Structures and policies
Consequently, Chiazor said: “As a matter of urgency, many states will have to reduce the cost of governance to enable them to release capital for other viable projects. Structures and policies that would expand its tax net as well as capture most of its informal sector would need to be implemented while leakages need to be closed.
“States would also need to create incentives to attract investors as most investors may not be open to investing in most of these states except these incentives are strong enough to move them. The option of wage reduction may not be widely accepted but may be necessary if the revenue profile of the states fails to improve. But that will also hurt the populace as more people are likely to fall further below the poverty line.”
Reduce unnecessary expenditure —Kurfi
Managing Director, APT Securities Limited, Mallam Garba Kurfi, said: “There is a need for state governments to reduce unnecessary expenditure, take value for money spend and increase sources of revenue. There is a need for them to reduce costs of running government.”
“There is also the need to address inflation, especially now that it is more than 18 percent before reducing wages.”
Workforce must be reduced — Obiaraeri
An investment banker and forensic auditor, Dr. Nnaemeka Obiaraeri, suggested the overhauling of the country’s fiscal, governance, political and constitutional architecture as a solution to the financial crisis facing the federal and state governments.
He told Sunday Vanguard that for states to survive, the public workforce must be pruned down to such a level that their overall costs would not be more than 20 percent of total revenue.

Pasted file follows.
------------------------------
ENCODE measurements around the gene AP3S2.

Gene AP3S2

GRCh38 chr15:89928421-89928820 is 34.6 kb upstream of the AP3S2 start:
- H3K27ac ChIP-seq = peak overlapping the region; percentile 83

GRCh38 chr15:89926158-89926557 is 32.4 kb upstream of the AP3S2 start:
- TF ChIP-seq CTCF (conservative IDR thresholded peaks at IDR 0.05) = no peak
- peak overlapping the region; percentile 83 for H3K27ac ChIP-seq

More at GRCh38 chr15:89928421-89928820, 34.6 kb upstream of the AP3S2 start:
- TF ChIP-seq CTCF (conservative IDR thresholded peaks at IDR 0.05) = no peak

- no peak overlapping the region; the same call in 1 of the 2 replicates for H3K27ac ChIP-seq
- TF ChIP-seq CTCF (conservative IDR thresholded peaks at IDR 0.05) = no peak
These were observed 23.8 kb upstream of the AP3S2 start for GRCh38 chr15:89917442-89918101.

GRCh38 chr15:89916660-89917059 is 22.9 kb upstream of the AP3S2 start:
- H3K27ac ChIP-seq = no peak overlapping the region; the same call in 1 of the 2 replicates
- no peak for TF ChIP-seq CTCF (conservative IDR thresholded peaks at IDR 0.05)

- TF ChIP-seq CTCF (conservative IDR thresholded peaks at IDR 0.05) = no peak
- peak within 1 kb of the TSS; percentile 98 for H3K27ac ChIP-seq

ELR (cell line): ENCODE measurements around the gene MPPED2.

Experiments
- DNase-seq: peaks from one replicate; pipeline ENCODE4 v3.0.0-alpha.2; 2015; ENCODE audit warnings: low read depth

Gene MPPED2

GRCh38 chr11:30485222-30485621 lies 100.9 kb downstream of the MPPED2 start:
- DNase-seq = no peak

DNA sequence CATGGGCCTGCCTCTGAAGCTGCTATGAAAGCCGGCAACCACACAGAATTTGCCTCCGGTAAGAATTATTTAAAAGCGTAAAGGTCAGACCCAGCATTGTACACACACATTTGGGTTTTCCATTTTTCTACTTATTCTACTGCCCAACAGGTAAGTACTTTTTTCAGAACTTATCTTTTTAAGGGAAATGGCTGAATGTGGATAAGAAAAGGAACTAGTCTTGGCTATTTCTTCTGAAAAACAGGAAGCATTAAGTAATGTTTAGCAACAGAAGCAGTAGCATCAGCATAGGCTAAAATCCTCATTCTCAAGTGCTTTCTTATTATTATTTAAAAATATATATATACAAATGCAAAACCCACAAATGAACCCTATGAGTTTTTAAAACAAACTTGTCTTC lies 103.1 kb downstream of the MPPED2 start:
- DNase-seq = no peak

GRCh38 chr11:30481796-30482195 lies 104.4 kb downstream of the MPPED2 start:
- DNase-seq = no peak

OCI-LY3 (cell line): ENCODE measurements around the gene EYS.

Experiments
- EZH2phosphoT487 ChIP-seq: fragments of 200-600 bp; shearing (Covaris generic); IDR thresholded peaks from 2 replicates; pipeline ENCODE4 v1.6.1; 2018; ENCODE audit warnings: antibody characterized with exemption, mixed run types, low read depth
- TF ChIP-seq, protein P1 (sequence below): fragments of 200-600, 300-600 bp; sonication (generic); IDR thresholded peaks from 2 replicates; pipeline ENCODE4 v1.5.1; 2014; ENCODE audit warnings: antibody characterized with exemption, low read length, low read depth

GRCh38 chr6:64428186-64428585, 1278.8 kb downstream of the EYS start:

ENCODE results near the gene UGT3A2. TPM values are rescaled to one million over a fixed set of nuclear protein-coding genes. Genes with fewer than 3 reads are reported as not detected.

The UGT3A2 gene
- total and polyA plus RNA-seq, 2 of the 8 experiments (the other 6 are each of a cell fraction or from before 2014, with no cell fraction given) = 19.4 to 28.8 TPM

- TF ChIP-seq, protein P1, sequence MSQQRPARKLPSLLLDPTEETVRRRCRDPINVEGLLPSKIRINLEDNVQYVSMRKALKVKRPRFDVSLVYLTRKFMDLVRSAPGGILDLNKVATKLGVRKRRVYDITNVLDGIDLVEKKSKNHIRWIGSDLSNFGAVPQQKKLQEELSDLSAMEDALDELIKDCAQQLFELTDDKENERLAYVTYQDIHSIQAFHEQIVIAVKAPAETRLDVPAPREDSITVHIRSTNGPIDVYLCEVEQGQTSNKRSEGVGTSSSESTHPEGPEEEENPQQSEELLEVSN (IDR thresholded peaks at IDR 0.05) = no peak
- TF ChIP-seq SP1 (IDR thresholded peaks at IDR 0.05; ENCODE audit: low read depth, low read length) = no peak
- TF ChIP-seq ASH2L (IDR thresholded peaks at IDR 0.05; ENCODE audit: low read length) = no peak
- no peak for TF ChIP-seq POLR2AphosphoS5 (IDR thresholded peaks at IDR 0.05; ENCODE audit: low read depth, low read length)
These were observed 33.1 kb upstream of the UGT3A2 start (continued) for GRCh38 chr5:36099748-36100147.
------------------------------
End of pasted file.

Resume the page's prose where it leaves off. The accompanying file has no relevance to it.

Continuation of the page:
The forensic auditor said: “Nigeria may end up netting in about N6.79trillion from crude oil sales in 2021. However, just like in 2019 and 2020, what may end up getting into the federation account to be shared by the three tiers of government may not be more than N2.5trillion. The extra N4.2trillion will, as usual, be frittered away.
“We can only end the madness by totally deregulating the downstream oil and gas sector.
“To worsen Nigeria’s current decayed fiscal condition, those in power – the President, 36 governors and members of the national and state assemblies have refused to restructure Nigeria. They refuse to move 63 out of the 68 items in the Exclusive List of the 1999 constitution to the Residual List. Such would have allowed devolution of power and resource control to engender production and healthy competitions amongst the constituent units that make up Nigeria.
“With the extreme poverty in the country, heightened insecurity/breakdown of law and order in the land and monstrous corruption at all levels of government, the only thing that can save Nigeria from being formally stamped into the league of failed and disintegrated states, is for us to overhaul the fiscal, governance, political and constitutional architecture of the country.
“Doing this will help us to have a lean public sector workforce, part-time public office holders, and lean government overhead. This will allow us to unlock long-term private sector and global investments in the country.
“Anything short of the above recommendations will only spell doom for the continued existence of Nigeria as one country. Nigeria is comatose. No life support machine can save her except we go back to the 1960 constitutional and fiscal framework.’’